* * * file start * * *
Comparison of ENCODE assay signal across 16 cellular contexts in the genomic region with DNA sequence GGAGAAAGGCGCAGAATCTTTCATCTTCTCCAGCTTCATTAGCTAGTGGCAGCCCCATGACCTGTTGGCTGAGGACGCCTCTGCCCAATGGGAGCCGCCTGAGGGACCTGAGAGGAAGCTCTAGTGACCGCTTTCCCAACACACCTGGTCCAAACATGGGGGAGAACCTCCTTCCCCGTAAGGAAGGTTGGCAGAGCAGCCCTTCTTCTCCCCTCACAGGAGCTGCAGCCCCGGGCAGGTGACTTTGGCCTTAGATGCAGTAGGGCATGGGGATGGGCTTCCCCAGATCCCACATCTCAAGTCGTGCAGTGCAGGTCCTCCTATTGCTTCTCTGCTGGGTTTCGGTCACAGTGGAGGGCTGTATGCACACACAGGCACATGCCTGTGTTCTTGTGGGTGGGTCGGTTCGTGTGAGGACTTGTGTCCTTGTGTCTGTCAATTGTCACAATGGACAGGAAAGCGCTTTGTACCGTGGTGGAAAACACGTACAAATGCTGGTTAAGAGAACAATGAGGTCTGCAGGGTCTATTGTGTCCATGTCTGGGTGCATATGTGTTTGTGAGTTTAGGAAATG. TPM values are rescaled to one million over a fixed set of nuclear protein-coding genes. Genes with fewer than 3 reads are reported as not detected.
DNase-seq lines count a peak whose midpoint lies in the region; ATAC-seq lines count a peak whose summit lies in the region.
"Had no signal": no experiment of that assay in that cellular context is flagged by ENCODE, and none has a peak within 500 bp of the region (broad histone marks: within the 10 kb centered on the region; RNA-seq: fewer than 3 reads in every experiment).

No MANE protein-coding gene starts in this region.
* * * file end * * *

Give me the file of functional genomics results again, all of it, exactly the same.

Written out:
Comparison of ENCODE assay signal across 16 cellular contexts in the genomic region with DNA sequence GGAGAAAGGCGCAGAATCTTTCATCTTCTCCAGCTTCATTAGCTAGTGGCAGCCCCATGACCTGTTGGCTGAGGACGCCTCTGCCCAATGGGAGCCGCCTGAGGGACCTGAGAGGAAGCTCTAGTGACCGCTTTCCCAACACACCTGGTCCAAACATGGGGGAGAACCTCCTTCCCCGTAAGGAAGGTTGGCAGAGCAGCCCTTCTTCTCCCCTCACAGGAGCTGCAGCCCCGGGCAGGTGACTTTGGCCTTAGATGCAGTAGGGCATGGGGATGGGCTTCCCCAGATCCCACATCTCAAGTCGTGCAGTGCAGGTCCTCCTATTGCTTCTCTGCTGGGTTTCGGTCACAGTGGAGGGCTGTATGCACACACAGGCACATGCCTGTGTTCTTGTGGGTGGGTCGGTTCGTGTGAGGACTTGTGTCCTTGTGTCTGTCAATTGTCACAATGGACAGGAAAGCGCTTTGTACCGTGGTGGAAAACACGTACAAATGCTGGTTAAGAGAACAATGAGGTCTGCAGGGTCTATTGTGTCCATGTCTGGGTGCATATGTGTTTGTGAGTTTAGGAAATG. TPM values are rescaled to one million over a fixed set of nuclear protein-coding genes. Genes with fewer than 3 reads are reported as not detected.
DNase-seq lines count a peak whose midpoint lies in the region; ATAC-seq lines count a peak whose summit lies in the region.
"Had no signal": no experiment of that assay in that cellular context is flagged by ENCODE, and none has a peak within 500 bp of the region (broad histone marks: within the 10 kb centered on the region; RNA-seq: fewer than 3 reads in every experiment).

No MANE protein-coding gene starts in this region.